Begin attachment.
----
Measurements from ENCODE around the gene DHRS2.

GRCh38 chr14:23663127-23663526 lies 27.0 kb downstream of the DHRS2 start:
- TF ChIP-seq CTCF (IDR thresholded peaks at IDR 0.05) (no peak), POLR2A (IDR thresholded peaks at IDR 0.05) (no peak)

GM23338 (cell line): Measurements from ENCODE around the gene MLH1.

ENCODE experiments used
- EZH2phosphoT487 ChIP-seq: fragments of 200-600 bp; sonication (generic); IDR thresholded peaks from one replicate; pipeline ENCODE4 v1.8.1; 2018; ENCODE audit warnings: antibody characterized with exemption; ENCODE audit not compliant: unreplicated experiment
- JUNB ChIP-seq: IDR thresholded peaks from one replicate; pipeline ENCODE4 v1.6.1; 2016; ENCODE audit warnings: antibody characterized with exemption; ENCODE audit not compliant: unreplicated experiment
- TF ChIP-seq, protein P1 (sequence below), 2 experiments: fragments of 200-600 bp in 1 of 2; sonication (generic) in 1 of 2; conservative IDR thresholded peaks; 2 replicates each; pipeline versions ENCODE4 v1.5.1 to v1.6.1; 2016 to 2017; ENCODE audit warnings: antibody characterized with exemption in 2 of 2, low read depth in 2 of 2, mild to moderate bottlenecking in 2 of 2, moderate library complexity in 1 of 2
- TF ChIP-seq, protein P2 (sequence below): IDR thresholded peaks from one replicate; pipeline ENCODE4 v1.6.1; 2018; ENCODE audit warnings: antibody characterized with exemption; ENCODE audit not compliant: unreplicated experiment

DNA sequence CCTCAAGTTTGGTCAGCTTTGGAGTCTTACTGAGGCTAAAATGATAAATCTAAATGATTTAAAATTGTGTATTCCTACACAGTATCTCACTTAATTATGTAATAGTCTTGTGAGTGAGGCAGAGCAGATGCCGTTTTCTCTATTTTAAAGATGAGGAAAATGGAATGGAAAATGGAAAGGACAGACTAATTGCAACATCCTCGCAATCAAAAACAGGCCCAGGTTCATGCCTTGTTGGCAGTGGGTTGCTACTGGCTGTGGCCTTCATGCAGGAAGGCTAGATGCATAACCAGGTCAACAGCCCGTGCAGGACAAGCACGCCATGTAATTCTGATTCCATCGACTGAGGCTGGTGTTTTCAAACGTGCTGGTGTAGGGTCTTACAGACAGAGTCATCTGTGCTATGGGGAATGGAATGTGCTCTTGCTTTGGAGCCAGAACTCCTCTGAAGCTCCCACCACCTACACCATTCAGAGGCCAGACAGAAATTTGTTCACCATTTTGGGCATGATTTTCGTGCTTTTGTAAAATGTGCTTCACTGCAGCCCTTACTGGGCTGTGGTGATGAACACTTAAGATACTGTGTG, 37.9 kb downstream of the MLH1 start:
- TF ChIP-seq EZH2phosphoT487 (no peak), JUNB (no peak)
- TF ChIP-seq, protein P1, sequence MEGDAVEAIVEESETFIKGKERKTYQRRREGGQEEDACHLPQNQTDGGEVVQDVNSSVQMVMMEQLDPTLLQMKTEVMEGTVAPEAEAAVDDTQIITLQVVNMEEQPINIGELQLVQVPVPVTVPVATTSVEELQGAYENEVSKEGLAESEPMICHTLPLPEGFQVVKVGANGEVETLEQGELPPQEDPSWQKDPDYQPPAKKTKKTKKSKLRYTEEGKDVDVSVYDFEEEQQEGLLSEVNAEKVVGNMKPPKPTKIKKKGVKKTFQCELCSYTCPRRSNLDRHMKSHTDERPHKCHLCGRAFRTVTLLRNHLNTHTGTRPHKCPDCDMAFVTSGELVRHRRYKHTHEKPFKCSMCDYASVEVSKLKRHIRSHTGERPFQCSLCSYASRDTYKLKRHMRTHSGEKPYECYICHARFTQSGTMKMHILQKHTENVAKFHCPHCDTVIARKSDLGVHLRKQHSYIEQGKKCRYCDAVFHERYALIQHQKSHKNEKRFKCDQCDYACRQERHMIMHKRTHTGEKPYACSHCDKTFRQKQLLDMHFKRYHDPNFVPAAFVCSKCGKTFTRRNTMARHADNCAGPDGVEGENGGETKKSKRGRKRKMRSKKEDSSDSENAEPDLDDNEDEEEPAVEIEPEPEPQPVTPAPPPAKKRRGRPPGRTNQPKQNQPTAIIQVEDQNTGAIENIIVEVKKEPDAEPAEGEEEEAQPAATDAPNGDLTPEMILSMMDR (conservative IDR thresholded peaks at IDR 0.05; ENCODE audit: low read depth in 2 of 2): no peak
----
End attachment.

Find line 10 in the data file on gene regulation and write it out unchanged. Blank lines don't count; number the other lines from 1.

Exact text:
DNA sequence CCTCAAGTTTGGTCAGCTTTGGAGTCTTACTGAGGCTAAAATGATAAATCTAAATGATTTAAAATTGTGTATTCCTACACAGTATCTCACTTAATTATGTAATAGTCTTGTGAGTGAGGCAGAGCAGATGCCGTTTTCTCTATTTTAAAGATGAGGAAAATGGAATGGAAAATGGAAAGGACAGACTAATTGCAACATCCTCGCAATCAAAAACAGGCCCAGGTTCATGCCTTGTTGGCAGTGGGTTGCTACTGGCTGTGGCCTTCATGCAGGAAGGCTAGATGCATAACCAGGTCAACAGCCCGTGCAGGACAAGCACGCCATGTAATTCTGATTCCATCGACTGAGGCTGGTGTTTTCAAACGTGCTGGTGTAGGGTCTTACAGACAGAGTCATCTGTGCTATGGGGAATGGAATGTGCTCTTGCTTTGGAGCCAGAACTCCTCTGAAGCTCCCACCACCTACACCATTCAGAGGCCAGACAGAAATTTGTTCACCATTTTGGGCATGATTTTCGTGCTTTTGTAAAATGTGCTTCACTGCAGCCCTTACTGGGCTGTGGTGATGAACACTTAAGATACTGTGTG, 37.9 kb downstream of the MLH1 start: